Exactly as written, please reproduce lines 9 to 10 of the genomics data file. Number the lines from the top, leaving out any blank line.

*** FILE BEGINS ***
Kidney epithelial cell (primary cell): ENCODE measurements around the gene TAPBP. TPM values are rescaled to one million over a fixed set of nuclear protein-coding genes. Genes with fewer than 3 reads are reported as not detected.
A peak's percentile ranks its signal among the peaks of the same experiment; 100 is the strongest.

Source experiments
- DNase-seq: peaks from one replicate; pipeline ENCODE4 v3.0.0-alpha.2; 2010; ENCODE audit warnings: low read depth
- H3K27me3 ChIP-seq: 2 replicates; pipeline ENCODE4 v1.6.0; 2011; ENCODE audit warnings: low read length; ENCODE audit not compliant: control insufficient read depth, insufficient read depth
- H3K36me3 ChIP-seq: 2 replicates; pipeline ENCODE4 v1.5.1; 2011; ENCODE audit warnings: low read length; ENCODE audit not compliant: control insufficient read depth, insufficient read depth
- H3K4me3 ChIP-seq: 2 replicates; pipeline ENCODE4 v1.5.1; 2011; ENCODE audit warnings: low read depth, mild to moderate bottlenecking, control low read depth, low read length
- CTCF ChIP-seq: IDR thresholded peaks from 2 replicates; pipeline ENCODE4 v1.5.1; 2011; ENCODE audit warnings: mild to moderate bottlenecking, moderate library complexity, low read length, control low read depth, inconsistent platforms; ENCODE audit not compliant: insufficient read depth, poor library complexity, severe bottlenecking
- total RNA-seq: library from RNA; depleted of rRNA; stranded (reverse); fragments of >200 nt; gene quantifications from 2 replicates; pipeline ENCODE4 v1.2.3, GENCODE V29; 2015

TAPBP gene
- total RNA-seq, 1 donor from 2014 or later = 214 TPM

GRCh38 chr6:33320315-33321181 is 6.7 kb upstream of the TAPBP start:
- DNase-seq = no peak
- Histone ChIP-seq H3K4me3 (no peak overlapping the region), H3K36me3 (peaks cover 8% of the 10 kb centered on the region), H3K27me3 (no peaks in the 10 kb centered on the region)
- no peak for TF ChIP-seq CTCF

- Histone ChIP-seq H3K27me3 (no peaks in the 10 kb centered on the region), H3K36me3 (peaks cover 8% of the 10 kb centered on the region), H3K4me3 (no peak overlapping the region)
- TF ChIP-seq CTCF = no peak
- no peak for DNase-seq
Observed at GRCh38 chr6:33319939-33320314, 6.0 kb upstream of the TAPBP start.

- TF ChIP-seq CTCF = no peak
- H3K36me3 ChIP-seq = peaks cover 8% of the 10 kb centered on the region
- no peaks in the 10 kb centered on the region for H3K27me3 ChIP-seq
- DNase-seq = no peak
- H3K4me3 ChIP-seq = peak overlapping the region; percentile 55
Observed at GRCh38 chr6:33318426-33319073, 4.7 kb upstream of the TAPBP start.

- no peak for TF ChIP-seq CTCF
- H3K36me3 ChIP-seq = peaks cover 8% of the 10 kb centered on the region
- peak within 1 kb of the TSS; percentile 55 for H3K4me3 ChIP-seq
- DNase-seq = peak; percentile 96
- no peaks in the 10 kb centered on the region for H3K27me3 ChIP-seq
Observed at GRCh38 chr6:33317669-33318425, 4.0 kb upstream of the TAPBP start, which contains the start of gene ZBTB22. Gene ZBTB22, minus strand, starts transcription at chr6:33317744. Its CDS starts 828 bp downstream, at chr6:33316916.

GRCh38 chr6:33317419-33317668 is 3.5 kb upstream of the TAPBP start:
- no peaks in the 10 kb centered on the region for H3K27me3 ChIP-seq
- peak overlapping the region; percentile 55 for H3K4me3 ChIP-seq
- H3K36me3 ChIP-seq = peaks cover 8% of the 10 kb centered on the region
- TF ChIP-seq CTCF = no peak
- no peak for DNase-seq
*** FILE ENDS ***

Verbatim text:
- total RNA-seq: library from RNA; depleted of rRNA; stranded (reverse); fragments of >200 nt; gene quantifications from 2 replicates; pipeline ENCODE4 v1.2.3, GENCODE V29; 2015

TAPBP gene